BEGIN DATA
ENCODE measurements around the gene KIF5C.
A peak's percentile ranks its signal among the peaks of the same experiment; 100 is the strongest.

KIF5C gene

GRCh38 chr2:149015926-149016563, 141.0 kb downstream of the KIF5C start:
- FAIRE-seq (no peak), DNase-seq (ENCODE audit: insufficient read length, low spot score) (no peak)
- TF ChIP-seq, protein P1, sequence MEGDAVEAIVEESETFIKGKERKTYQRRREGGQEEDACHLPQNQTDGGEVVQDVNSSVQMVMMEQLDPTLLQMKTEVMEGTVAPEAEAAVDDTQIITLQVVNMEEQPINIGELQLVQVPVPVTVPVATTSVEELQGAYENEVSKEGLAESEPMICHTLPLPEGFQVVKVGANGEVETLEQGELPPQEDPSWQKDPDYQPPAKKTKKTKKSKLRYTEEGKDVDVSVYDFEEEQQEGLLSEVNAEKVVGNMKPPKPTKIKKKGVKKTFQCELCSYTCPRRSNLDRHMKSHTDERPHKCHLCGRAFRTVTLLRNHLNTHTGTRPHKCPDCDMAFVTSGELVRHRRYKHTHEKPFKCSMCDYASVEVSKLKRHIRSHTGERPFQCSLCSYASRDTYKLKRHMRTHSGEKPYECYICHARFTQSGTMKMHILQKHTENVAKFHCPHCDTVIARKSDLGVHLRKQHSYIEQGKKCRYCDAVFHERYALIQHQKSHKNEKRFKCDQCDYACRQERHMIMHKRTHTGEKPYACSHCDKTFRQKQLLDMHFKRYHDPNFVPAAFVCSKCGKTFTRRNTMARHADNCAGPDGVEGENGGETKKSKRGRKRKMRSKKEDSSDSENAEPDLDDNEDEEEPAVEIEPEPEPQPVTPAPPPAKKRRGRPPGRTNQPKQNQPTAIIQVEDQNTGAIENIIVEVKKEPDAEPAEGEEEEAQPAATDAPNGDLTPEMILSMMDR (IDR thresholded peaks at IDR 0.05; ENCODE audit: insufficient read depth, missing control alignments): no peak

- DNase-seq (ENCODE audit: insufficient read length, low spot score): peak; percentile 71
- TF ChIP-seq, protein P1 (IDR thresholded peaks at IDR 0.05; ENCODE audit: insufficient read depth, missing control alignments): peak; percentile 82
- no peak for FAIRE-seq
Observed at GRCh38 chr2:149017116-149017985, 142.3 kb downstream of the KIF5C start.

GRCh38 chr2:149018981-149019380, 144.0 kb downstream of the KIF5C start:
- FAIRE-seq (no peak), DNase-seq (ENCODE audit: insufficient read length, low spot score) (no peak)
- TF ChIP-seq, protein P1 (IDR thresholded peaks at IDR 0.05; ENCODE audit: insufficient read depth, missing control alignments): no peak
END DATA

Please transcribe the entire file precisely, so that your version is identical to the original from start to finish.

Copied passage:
ENCODE measurements around the gene KIF5C.
A peak's percentile ranks its signal among the peaks of the same experiment; 100 is the strongest.

KIF5C gene

GRCh38 chr2:149015926-149016563, 141.0 kb downstream of the KIF5C start:
- FAIRE-seq (no peak), DNase-seq (ENCODE audit: insufficient read length, low spot score) (no peak)
- TF ChIP-seq, protein P1, sequence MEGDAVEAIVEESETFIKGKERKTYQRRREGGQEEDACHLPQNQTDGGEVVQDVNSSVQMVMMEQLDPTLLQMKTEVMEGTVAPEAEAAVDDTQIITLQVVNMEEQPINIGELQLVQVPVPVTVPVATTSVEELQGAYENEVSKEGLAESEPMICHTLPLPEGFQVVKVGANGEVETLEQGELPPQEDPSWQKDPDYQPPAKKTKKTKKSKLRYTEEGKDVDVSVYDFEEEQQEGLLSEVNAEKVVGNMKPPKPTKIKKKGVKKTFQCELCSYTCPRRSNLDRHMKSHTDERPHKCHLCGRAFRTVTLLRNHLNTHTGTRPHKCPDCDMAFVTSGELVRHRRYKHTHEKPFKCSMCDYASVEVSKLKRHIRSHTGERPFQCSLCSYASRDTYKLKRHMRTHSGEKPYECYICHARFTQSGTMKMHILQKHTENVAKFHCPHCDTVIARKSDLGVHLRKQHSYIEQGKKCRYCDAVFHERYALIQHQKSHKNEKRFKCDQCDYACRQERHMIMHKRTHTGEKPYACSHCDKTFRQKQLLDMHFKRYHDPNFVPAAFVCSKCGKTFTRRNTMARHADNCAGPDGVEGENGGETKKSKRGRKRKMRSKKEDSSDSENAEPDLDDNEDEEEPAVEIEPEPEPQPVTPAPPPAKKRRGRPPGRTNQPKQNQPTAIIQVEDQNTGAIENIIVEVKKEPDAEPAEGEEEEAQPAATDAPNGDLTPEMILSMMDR (IDR thresholded peaks at IDR 0.05; ENCODE audit: insufficient read depth, missing control alignments): no peak

- DNase-seq (ENCODE audit: insufficient read length, low spot score): peak; percentile 71
- TF ChIP-seq, protein P1 (IDR thresholded peaks at IDR 0.05; ENCODE audit: insufficient read depth, missing control alignments): peak; percentile 82
- no peak for FAIRE-seq
Observed at GRCh38 chr2:149017116-149017985, 142.3 kb downstream of the KIF5C start.

GRCh38 chr2:149018981-149019380, 144.0 kb downstream of the KIF5C start:
- FAIRE-seq (no peak), DNase-seq (ENCODE audit: insufficient read length, low spot score) (no peak)
- TF ChIP-seq, protein P1 (IDR thresholded peaks at IDR 0.05; ENCODE audit: insufficient read depth, missing control alignments): no peak